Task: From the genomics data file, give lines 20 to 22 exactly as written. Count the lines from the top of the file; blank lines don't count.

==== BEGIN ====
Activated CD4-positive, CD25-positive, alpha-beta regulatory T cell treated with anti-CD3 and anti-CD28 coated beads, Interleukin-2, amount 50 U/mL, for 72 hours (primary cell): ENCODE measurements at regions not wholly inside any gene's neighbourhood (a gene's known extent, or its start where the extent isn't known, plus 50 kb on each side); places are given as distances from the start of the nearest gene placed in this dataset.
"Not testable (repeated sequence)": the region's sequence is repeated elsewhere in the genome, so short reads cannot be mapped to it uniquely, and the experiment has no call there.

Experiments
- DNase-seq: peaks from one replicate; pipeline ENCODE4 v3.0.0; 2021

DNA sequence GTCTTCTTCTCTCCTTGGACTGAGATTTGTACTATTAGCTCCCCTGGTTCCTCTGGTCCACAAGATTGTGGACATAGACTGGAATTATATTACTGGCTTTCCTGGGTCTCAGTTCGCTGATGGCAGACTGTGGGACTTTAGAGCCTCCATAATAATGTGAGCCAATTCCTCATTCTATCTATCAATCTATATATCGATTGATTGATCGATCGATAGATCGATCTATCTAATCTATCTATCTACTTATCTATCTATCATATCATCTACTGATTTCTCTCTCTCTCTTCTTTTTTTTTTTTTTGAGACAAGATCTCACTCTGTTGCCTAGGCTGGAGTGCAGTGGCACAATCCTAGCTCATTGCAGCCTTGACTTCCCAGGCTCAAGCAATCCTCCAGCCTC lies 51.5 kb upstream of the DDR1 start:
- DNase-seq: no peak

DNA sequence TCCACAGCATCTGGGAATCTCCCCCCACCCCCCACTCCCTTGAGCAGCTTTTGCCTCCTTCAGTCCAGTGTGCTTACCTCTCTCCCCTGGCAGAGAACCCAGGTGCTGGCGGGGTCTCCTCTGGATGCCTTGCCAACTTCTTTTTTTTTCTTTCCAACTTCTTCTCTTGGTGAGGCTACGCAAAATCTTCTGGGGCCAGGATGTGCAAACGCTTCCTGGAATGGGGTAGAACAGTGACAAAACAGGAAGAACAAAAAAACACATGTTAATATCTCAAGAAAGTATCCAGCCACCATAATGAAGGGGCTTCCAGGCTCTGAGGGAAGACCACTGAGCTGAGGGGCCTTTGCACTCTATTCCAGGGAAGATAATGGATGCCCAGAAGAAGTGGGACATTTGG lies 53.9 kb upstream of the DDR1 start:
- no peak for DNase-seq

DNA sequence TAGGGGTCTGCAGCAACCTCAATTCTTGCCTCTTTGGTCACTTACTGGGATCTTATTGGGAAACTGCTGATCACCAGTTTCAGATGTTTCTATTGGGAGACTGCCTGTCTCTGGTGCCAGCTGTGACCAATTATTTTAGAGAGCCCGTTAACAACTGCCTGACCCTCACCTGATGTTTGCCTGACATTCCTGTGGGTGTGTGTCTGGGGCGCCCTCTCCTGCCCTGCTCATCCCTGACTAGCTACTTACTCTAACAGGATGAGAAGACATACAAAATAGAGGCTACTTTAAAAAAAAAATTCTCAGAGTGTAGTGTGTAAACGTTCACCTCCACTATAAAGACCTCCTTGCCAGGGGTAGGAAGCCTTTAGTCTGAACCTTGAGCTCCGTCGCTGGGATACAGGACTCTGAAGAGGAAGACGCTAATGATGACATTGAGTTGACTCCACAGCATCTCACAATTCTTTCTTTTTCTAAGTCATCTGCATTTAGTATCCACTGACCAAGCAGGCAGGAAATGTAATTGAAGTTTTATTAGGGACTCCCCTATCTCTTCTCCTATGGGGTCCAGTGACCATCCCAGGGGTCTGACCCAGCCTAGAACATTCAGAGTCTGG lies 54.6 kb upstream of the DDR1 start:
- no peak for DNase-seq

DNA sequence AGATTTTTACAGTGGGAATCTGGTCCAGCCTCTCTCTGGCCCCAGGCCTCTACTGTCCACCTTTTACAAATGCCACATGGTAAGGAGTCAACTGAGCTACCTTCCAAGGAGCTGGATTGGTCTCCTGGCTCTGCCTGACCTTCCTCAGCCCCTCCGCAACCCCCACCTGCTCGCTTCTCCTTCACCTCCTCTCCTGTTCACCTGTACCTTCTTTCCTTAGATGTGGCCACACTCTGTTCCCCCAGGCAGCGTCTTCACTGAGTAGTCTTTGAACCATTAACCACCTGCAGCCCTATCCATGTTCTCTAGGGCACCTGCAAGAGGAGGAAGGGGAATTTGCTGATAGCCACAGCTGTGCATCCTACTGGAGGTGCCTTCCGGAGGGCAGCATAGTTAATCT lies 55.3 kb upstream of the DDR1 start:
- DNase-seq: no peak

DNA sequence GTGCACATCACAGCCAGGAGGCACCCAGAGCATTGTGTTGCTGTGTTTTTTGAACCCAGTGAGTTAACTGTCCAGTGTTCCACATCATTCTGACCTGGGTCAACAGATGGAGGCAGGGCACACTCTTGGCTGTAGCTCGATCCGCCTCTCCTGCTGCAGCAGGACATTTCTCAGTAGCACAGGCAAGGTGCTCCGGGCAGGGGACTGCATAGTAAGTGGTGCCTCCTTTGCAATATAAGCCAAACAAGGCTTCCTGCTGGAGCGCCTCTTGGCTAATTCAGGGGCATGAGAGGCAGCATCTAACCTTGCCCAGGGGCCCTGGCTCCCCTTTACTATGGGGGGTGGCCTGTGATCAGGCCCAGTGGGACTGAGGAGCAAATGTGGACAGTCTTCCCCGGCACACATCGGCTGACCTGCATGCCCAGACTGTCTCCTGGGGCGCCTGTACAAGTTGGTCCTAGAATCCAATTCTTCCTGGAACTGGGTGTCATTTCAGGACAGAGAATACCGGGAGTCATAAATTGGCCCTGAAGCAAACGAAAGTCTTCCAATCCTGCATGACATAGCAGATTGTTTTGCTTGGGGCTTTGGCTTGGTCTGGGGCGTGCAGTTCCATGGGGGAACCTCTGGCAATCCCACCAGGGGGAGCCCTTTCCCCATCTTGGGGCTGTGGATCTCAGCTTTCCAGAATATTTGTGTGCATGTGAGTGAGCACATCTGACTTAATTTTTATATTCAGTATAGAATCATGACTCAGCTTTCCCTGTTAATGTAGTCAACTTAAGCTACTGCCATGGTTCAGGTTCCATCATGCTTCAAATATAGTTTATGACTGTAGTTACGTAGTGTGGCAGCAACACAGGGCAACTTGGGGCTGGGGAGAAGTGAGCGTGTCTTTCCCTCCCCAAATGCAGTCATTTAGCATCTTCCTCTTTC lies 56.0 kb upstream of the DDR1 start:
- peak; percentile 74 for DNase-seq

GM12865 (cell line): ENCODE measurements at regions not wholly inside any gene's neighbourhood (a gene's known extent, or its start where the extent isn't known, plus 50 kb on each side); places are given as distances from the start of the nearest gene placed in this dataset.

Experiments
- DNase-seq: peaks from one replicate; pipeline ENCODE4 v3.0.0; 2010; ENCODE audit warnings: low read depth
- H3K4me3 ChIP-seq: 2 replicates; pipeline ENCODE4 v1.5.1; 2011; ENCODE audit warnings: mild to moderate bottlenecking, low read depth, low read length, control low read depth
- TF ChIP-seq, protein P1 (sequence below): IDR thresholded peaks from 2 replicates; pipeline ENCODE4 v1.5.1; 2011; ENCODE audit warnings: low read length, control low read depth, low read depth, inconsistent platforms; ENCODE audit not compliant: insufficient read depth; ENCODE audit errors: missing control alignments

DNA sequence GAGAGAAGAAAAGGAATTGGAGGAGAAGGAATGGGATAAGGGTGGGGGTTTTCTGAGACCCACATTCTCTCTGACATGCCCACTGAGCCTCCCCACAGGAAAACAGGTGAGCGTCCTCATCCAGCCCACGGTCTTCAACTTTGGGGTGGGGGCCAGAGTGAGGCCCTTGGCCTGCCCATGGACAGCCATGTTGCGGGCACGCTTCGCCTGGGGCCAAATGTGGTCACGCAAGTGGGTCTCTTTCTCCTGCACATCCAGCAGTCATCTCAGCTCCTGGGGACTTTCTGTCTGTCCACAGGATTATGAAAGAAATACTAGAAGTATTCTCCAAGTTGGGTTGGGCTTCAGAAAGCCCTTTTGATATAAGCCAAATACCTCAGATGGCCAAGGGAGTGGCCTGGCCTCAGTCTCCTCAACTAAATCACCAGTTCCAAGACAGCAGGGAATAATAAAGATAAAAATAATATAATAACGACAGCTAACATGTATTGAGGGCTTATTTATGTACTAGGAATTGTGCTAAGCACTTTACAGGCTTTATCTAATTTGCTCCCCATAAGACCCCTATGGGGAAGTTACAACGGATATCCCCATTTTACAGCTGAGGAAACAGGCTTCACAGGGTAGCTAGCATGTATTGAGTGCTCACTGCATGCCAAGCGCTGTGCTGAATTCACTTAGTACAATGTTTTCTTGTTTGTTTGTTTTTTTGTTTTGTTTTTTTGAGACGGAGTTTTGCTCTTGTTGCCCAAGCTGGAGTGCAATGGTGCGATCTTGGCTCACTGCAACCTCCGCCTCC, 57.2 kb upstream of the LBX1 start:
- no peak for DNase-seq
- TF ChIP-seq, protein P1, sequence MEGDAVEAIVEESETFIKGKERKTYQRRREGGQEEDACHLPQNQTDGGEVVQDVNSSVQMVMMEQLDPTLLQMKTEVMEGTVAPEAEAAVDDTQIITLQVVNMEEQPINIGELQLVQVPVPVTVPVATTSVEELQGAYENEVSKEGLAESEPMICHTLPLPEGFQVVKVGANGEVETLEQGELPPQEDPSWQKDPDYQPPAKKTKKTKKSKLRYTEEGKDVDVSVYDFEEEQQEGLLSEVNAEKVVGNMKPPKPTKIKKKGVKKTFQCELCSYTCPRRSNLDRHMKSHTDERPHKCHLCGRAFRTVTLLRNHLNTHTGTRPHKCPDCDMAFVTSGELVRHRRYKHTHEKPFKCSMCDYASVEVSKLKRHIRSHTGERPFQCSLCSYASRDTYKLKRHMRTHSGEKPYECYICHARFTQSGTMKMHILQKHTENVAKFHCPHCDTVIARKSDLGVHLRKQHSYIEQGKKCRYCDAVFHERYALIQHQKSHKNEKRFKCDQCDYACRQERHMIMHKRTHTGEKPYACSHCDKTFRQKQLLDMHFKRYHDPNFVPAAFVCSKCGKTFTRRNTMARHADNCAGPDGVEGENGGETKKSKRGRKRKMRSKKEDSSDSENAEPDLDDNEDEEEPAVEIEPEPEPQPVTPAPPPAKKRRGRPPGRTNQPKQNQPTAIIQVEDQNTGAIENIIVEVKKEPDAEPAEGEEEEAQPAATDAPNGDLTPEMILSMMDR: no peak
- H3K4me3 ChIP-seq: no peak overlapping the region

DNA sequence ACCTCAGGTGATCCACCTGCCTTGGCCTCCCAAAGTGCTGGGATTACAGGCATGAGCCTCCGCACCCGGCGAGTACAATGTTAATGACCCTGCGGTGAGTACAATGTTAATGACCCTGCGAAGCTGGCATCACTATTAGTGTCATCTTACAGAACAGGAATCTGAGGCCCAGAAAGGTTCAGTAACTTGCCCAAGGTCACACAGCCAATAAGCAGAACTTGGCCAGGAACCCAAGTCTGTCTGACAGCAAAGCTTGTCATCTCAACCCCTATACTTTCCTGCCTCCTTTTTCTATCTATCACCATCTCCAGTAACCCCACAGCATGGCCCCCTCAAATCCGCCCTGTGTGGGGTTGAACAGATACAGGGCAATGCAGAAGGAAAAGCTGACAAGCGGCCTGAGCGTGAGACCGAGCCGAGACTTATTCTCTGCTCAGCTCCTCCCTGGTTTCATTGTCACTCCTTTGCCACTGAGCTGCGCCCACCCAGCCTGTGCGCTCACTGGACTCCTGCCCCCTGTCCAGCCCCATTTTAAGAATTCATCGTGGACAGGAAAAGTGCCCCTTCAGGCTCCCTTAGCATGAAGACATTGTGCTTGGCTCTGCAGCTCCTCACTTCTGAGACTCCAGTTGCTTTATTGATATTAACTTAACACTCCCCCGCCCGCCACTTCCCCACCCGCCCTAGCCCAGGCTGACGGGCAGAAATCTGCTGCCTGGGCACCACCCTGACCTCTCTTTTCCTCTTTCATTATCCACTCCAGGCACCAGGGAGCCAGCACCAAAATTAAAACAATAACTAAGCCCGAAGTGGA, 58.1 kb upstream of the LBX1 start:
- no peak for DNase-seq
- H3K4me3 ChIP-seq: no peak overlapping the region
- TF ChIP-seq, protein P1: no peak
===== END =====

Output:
DNA sequence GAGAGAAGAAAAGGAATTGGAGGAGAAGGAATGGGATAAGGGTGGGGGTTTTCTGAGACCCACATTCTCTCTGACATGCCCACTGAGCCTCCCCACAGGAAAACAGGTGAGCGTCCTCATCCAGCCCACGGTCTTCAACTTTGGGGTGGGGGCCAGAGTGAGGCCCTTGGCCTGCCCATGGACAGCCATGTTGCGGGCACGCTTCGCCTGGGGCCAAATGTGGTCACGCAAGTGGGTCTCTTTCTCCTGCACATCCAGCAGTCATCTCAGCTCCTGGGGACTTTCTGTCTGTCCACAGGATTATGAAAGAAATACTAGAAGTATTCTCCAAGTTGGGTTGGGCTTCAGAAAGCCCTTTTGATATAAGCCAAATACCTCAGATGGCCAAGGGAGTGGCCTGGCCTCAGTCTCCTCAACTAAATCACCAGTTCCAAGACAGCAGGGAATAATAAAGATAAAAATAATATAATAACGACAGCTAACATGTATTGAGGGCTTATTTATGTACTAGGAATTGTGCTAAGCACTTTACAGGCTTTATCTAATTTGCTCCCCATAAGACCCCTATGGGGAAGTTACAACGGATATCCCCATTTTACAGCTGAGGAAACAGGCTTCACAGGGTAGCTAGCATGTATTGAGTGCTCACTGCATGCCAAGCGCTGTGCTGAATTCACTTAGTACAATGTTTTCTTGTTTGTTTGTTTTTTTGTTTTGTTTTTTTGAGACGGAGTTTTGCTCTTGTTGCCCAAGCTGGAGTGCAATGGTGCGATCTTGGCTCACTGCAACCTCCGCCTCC, 57.2 kb upstream of the LBX1 start:
- no peak for DNase-seq
- TF ChIP-seq, protein P1, sequence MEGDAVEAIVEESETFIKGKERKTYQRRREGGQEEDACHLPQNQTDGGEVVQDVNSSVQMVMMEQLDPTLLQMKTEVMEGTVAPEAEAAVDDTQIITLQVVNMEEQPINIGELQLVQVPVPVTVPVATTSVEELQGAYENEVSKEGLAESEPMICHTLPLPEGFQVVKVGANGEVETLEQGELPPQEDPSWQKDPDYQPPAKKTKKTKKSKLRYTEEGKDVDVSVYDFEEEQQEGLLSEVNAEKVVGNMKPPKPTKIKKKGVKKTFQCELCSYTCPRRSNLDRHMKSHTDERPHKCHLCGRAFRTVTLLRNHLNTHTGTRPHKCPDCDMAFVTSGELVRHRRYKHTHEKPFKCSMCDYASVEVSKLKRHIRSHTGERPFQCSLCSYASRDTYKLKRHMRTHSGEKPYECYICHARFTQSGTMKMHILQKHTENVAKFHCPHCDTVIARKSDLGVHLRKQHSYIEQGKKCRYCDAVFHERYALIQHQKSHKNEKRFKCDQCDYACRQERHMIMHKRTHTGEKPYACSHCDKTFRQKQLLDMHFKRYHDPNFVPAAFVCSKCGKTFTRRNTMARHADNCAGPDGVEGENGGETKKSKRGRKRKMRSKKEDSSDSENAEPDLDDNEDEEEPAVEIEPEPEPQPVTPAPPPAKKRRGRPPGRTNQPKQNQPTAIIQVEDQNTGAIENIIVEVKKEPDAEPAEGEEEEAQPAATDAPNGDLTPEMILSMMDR: no peak